Team building games for teenagers – Perspectives

teen-team-building

Recently I spent an enjoyable week as a chaperon at Yosemite with my 14-year-old son’s middle school science camp. During this time several team-building activities were organized with groups of 15 teenagers. The following describes one of those activities and would make an entertaining party game (outdoors) for kids of all ages.

The theme of this game is ‘perspective’ and the idea is that the party is split into small groups of 3 and each member of the small groups has a restriction, i.e. one cannot see (blindfolded), one cannot talk and the third shouts instructions in order for the blindfolded person to retrieve an object.

The basic set up goes as follows: Have one person blindfolded (person 3), and then have another (person 2) with his back to the blindfolded person (this person is the ‘voice’ and can never look around at person 3). Have the other person (person 1) stand in front of person 2 looking at person 2 and able to see past person 2 to person 3. Person 1 is the ‘eyes’ and can see everything but can never speak and only communicate by gesture to the ‘voice’, person 2. Person 1 and person 2 cannot move and they are about 6 feet apart looking at each other. Person 1 can see person 3 but person 1 can only make signs\gestures to person 2 who then has to shout instructions (left, right, forward etc.) to person 3 (blindfolded) who has to find an object that the host has placed on the ground.  Person 3 (blindfolded) moves around and just obeys instructions, from person 2 (the ‘voice’), until he\she finds the object or someone from another team finds the object first.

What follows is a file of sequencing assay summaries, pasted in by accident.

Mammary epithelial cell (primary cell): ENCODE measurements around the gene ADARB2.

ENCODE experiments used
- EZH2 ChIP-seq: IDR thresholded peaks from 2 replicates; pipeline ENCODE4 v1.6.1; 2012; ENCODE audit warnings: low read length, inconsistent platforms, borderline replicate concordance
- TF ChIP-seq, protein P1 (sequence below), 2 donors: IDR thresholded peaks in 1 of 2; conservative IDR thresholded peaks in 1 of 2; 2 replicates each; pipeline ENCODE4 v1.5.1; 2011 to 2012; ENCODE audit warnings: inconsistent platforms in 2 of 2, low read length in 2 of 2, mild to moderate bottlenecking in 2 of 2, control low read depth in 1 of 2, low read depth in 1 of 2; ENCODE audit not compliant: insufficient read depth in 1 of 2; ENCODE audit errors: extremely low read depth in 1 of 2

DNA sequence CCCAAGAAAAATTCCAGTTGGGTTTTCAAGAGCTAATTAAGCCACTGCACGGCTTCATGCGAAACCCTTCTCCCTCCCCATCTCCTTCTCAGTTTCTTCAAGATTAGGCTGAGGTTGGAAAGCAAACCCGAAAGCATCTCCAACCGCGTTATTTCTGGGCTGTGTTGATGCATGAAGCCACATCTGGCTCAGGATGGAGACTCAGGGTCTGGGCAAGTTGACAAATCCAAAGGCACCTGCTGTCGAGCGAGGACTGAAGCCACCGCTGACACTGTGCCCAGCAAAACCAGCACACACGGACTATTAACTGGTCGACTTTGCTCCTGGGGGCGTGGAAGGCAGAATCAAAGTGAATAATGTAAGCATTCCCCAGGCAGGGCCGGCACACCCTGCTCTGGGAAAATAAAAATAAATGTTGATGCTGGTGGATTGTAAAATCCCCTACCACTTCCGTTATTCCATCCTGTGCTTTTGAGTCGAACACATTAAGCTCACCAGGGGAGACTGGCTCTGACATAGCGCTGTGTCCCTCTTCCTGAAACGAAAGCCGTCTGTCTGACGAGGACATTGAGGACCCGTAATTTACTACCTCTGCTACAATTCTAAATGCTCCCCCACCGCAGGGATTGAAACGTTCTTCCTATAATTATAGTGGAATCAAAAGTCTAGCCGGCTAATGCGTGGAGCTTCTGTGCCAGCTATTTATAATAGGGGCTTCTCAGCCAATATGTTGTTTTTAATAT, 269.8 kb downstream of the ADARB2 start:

The game starts by the 3 team members standing in line (as described above) and the host then quietly places an object (i.e. a ball) on the ground,. Only person 1, from each team, can see the ball. All the teams play together so there is a lot of shouting as person 2 (the ‘voice’) tries to give person 3 instructions, based on the gestures he\she sees from person 1 (the ‘eyes’).

A good strategy is to have person 1 and person 2 agree signs\gestures, for example move forward 5 steps, stop, turn around etc. If the game is played a few times the teams should work out a suitable strategy.

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